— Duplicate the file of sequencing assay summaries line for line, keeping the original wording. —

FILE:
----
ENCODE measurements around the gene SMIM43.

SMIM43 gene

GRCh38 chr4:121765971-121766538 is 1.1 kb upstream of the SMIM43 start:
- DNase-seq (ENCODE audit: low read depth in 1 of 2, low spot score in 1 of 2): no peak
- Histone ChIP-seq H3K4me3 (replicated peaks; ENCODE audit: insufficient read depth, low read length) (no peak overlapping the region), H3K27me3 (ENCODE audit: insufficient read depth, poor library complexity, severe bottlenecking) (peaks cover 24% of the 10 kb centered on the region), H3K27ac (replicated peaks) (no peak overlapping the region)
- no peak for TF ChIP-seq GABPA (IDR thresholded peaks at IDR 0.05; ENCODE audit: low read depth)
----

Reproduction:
ENCODE measurements around the gene SMIM43.

SMIM43 gene

GRCh38 chr4:121765971-121766538 is 1.1 kb upstream of the SMIM43 start:
- DNase-seq (ENCODE audit: low read depth in 1 of 2, low spot score in 1 of 2): no peak
- Histone ChIP-seq H3K4me3 (replicated peaks; ENCODE audit: insufficient read depth, low read length) (no peak overlapping the region), H3K27me3 (ENCODE audit: insufficient read depth, poor library complexity, severe bottlenecking) (peaks cover 24% of the 10 kb centered on the region), H3K27ac (replicated peaks) (no peak overlapping the region)
- no peak for TF ChIP-seq GABPA (IDR thresholded peaks at IDR 0.05; ENCODE audit: low read depth)